This year's Republican tilt toward bread-and-butter politics peaked last week when Jeffrey Bell, running uphill for the Senate against heavily favored Democrat Bill Bradley, pulled a dollar bill out of his pocket while addressing Kemper Insurance employees.

"This is the only thing we ask the government to produce, to keep it at one dollar a year from now - not 89 cents, not 92 cents," said Bell. But "we can't trust them anymore" to do that. President Richard M. Nixon broke the cord between gold and the dollar in 1971, he said, "taking advice from the professors at Harvard and MIT."

It is political audacity to confront an unprepared audience of office workers with arcane talk about Nixon closing the gold window - and particularly so in view of Bell's massive problems. Still unknown despite his spectacular upset of liberal Sen. Clifford Case in the Republican primary, 34-year-old conservative activist Bell not only faces the huge Democratic majority in New Jersey, but also, in ex-basketball hero Bradley, he confronts a first-time candidate with phenomenal name recognition.

Bell's abstruse discussion of currency standards fits his depersonalized strategy: Ride the anti-government tax revolt. Bradley, though a political rookie, follows the familiar Democratic formula of personal appeal and promises of more and better government service. In terms transcending Bradley and Bell, the New Jersey Senate race is what politics 1980 is all about.

Although Bell was a 1976 presidential campaign aide to Ronald Reagan, he says his ideal in politics is New York's Rep. Jack Kemp. He trumpets the Kemp-Roth tax-reduction bill as the economic cure-all with a monomania approaching Kemp's own. "We are strangling the American economy with high taxes," Bell tells audiences.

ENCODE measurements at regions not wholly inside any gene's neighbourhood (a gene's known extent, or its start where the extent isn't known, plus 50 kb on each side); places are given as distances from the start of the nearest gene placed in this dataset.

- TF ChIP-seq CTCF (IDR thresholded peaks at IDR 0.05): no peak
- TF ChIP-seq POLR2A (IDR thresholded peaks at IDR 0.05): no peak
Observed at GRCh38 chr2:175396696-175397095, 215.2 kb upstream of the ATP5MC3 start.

The lecture on the gold-less, shrinking dollar was Bell's response to Bradley's attack on Kemp-Roth as inflationary. Holding out the dollar bill was a gimmick from the inventive mind of author-journalist Jude Wanniski, an adviser to both Kemp and Bell. Taking his advice, Bell turns his speeches into economic seminars even more than Kemp does.

"The working man may not read books of economics, but he does read his own paycheck," Bell told a luncheon of employers in Elizabeth. "He is ready to be talked to." But Bell, looking a bit like Wall Street in a three-piece suit while local Republican politicians wearing white shoes trotted after him, seemed less comfortable after lunch touring the courthouse.

In contrast, the shirt-sleeved Bradley is a natural, low-key handshaker who signs more authographs in five minutes than Bell does in a week. Basketball, not politics, is the link. "I only hope you make a good senator like you were a New York Knicks basketball player," one woman gushed to him at a nursing-home stop.

The prototype liberal campaign waged by Bradley in the Democratic primary has been blurred in deference to Bell's tax-cut crusade. But Bradley still gives a good working definition of liberalism when he tell audiences his intent is "to help people and create a better life for people." Opposing Kemp-Roth, Bradley advocates some tax reduction and even unspecified budget cuts. He called "dollar bill" Bradley as a Knick "because I saved my pennies. Now I'm going to save yours."

Bradley's bromides surely would carry him to the Senate at age 35 (I'm pretty old for a basketball player but pretty young for senator," he modestly tells audiences), save for two possible factors.

The first is the heavy advantage of Bell - intense and articulate - over the mellow Bradley in the battle of words. A 6-foot-3 non-athlete, Bell says he will go one-on one with Bradley in basketball in return for a weekly debate. Even Democratic politicians believe Bell far outshot Bradley in their first two debates.

The second is the possibility that Bradley might be out of step on the issues. As he was leaving the Ocean County fair in Lakewood, Bradley was confronted by a woman who told him she thought Bell was "a real go-getter" but that she was voting for Bradley "because I've followed your career for all these years - you know, with the Knicks." Then, as an afterthought, she asked about capital punishment. When Bradley expressed opposition, her face fell but she quickly added, "Oh well, nobody's perfect."

Bell's chances may depend on whether he can convince Jerseyites that Bill Bradley is really not that good guy they watched on TV so many years as the archetypal team player but a big-government liberal not in step with public opinion on capital punishment or anything else. But to do that will require far more than lecturing white collar workers on the gold-dollar relationship while his opponent shakes hands across the state.